and go up and going? Ziglar contends they start from where they are with what
they’ve got. They do not wait for something to change or for things to get
better before deciding to succeed. They just get on with it. They go as far as
they can see, knowing that once they get there they will always be able to see
further. Ziglar combines his self-motivation philosophy with personal goals and
a zest for people helping people. On personal goals, Ziglar zeros in with a
total lack of subtlety. You cannot reach goals you do not have. You cannot
reach someone else’s goal; you can only reach your own. Thinking you are too
busy is stinking thinking. It is not the lack of time that is the problem, it
is the lack of direction. Either you think you deserve success and go for it or
you will get cooked in the squat which is even worse than it sounds. "You
will get everything in life you want if you just help enough other people get
what they want." For Ziglar, this is the nub of personal goal setting. It
is both the value and the direction. More eloquently, Ziglar says, "You
don’t climb the high mountain by yourself; it is in conjunction with others
that you really accomplish the major things in life." If you look, think
and behave like everyone else, you will look, think and behave like everyone
Michael LeBoeuf calls his success philosophy Imagineering. Your
uniqueness is your ticket into the winner’s circle, according to LeBoeuf.
Getting to the circle to be admitted is your personal creative challenge, the
problem before you. But waiting on an inspiration is useless. Start on the
problem and then the ideas will come. Inspiration, LeBoeuf advises, usually
comes to those who have done the groundwork.
In Blow Your Own Horn, Jeffrey P. Davidson shows he knows about
the ways of winners. You are your own marketing department, according to
Davidson. In one sentence, what is it that you are marketing; what is it that
you have to offer the world? If you do not know, no one else is likely to care.
Peter F. Drucker makes a similar point when, in The Frontiers of
Management, he says, "It is your vision or its absence that shapes your
future." Drucker sees success itself as the ultimate test of success; and
your personal vision is the key to your status as a winner or loser.
In Developing Winner’s Habits, Denis Waitley adds meat to the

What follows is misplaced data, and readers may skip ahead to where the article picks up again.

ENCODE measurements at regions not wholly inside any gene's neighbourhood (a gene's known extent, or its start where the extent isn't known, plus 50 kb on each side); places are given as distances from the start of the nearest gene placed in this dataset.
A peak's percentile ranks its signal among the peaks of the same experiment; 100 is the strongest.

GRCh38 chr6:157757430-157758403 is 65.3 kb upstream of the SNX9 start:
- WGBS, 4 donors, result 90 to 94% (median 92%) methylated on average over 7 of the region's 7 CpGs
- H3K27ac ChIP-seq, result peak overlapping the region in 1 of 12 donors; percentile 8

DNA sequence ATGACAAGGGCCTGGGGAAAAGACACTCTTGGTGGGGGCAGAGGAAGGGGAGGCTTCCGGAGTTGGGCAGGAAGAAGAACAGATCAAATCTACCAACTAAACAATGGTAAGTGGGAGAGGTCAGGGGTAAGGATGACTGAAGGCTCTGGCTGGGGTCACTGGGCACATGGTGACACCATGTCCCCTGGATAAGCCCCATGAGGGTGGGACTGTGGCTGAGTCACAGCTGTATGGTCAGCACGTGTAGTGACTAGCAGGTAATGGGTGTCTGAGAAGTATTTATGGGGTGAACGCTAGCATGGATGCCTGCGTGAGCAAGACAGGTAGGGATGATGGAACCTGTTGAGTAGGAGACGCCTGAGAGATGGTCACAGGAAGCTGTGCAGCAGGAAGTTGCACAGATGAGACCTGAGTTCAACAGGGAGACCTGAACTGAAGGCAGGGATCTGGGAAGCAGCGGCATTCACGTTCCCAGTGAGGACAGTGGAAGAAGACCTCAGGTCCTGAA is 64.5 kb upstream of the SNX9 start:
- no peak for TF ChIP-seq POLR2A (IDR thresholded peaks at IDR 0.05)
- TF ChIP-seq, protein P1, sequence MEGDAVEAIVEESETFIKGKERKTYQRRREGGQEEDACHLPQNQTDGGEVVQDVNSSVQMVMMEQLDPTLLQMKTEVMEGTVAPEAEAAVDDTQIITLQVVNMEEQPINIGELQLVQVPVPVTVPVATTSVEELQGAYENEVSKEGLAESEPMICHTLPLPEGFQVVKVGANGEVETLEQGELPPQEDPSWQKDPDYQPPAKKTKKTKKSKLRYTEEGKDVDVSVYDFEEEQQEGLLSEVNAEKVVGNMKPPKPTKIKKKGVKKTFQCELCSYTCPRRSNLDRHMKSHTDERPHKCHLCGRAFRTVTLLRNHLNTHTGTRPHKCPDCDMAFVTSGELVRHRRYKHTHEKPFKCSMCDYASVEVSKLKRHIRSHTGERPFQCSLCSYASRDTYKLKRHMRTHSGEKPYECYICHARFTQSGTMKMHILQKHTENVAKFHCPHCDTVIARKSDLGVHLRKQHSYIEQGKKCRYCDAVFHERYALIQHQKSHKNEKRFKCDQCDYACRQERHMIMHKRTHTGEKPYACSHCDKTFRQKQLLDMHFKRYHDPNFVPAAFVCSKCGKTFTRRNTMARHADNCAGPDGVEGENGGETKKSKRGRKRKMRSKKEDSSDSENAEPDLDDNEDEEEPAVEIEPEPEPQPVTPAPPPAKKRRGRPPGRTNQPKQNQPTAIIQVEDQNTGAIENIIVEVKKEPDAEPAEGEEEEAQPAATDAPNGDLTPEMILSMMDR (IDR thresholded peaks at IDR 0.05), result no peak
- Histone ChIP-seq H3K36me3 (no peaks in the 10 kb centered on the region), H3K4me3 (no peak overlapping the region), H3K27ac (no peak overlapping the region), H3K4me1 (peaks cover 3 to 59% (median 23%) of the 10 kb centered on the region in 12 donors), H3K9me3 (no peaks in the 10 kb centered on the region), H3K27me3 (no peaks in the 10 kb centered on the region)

wishbone of goals and personal vision. Waitley insists that winners never let
anyone know they are scared or unprepared. Winners act like winners; they
project confidence. Waitley’s strategy is to find one good idea to pull your
trigger on, remembering that there is still plenty of time to win but never
enough time to lose. Attack the problem and never the people.
Roger Fisher and William Ury in Getting to Yes join the
unanimous chorus of success experts in emphasizing the importance of people
skills. Fisher and Ury give their attention to negotiating; but their main
points could equally apply to almost any success opportunity. Focus on
interests, not on positions. Invent options that benefit both sides. Use
objective criteria, not opinions or emotions.
Mary Heideman joins the chorus when she counsels winners to take
responsibility for people processes. For example, in Winning Over Stress
Heideman says, "Do not be a stress sponge, absorbing the stress of others,
thinking you should fix their stress." Being a stress spreader and
participating in pity parties and gripe sessions also are not the ways of winners.
In Coping With Difficult People, Robert M. Bramson extends the
repertoire of people skills for winners. Do not automatically respond by trying
to solve difficult people’s problems. Do not automatically agree with difficult
people even if you think they are right. Never argue with difficult people.
Always feed back the difficult person’s main points before you do anything
else. Be calmly assertive and do not let the difficult person run over you.
The range of people tips and techniques emanating from the
success chorus is impressive. They extend to every detail of your personal and
business life. A tidbit or so more will suffice for now, though.
1. People do not want to know what you cannot do for them; they
want to know what you can do for them. From Developing a Powerful Telephone
Image; Dave Winter.
2. Start by asking the person what’s the problem? They will
likely tell you. From Turning Marginal Employees Into Productive Employees;
3. Know what you want, who can give it to you and how to get it.
From How to Get Your Point Across in 30 Seconds or Less;
If you always judge new experiences based on past experiences,
you will never have any new experiences. Kevin J. Murphy in Effective Listening
may have found the ultimate secret of success. Implicit in Murphy’s pithy
insight is the kernel from which all other success secrets may have grown. Make
up your mind to win and nothing else. It’s a new game. The score is tied:
zero/zero. It does not matter how you did before; today you succeed, today you
Stinking thinking leads to hardening of the attitudes. It’s past
thinking, worn attitudes and dated approaches that smell so rotten. Dump the
garbage and start afresh. Success requires new thinking, new attitudes, new
approaches. To paraphrase LeBoeuf, if you look, think and behave like you
always have, you will look, think and behave like you always have. Here is the
problem. It’s a new game, things are changing, the world moves on. You either
develop a new look, new ways of thinking, new ways of dealing with events or
you will fall back, be forced back with the other losers.
You have committed to success, you
have dumped the mental garbage, you have new ideas and approaches. What is the
problem? What is getting in your way? The answer to this question is the last
key to your door of opportunity. Separate the people from the problem. The only
person in your way is you. Get out of your way so you can attack the real
problem, realize the success you deserve.